• We have established similar, consistent standards that apply to our employees when they travel to our other work sites and for customers and partners when they visit our sites.

While vaccination rates continue to rise and are critical to easing the disease burden in our communities, the current rates do not lessen our on-site precautions or expectations at most of our work sites. We continue to monitor the impact of the vaccine as well as public health guidance to advise on any changes to our workplace, as needed.

Moving forward in a hybrid, modern workplace

Looking ahead, we know that hybrid work requires a new operating model and strategy that encompasses flexible work policy, inclusive space design and innovative technology solutions. The modern workplace requires companies to meet new employee expectations, connect a more distributed workforce, and provide tools to create, innovate and work together to solve business problems. As a way to share workplace insights observed in the past year and what we can expect in the future, earlier today we released the 2021 Work Trend Index which includes new data, deep research and expert insights leaders should consider as the era of hybrid work unfolds.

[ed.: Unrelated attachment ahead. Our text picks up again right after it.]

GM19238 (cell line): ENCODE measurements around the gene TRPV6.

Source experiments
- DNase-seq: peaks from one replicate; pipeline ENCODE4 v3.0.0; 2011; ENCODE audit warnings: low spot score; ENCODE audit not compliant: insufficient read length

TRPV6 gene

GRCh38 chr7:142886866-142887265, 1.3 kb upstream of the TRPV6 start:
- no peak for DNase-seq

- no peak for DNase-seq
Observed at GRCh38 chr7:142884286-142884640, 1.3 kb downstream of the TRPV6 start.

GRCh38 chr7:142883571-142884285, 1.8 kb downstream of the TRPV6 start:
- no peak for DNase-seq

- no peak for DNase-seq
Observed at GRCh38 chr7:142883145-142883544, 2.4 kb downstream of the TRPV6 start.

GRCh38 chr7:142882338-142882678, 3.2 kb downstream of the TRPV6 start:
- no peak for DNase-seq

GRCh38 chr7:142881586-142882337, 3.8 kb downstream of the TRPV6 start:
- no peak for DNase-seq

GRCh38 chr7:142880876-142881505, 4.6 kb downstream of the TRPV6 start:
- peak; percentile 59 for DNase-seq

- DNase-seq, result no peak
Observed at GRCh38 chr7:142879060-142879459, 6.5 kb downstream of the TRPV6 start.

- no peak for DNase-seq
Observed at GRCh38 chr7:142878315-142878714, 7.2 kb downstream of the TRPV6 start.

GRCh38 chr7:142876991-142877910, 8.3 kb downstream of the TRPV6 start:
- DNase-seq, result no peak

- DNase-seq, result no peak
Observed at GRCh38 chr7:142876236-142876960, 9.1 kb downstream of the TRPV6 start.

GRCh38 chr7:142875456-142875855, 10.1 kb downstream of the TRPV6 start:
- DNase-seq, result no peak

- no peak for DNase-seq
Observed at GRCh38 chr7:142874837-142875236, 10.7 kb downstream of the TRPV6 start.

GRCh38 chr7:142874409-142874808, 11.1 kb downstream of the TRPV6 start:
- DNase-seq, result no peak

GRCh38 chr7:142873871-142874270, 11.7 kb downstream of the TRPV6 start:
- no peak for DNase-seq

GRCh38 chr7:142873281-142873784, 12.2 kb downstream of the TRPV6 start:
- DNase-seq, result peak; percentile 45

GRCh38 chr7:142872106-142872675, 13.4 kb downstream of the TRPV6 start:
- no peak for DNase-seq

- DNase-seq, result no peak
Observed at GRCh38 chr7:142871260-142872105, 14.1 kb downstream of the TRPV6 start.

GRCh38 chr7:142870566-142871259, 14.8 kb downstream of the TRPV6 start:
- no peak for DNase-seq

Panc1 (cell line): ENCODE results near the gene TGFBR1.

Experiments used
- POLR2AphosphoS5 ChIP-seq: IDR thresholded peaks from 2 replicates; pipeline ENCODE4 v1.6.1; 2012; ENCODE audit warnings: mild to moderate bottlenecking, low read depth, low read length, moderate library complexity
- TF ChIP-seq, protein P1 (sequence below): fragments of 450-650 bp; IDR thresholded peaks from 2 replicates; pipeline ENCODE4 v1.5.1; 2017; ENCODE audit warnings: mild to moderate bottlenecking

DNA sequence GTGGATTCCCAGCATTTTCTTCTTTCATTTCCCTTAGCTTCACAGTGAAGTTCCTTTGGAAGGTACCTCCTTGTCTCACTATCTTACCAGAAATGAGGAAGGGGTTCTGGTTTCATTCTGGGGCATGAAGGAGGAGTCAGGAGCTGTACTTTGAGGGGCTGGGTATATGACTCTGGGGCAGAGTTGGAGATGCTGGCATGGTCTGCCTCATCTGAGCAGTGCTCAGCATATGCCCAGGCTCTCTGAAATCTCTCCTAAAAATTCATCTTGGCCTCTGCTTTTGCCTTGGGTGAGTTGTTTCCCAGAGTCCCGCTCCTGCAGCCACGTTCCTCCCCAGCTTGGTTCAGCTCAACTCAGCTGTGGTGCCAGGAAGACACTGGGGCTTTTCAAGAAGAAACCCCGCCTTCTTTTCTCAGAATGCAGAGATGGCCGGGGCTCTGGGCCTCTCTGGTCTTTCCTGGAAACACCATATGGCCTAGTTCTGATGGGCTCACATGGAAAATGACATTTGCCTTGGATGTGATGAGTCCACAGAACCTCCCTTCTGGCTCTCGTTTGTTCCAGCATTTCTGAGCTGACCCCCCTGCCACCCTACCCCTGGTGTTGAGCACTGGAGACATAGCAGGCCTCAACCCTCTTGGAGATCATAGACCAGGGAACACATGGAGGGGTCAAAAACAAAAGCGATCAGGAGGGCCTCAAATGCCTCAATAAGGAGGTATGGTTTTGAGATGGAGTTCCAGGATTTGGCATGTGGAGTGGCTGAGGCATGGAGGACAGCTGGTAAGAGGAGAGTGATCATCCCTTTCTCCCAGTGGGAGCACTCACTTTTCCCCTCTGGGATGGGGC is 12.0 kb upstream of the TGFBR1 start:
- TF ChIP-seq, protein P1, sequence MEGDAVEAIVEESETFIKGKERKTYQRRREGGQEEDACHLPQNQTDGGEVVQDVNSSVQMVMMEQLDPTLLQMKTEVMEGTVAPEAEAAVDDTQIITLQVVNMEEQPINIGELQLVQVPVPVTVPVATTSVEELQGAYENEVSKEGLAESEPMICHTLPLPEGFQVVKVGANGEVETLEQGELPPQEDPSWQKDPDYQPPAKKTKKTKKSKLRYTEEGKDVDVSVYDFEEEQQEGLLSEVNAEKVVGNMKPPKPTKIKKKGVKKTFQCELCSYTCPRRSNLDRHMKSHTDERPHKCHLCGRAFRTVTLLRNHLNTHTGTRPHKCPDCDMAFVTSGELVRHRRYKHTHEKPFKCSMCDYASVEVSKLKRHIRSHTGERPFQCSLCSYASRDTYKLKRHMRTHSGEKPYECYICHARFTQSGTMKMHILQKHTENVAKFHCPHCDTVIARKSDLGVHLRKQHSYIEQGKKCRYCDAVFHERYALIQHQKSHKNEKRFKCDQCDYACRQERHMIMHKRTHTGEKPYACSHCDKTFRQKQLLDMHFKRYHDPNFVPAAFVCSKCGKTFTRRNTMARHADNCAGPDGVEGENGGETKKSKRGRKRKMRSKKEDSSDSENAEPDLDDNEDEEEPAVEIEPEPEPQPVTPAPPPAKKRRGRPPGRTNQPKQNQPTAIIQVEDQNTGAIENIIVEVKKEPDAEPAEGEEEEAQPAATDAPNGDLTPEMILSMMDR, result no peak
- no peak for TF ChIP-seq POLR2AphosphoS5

We believe in the value of bringing people together in the workplace. Having facilities around the globe enriches our culture with new ideas, fresh perspectives and unique local viewpoints that help us continue learning from each other. From innovation labs to briefing centers, being near our customers and having more touchpoints helps us better understand customer and partner needs, adding value to the great work we’re doing together.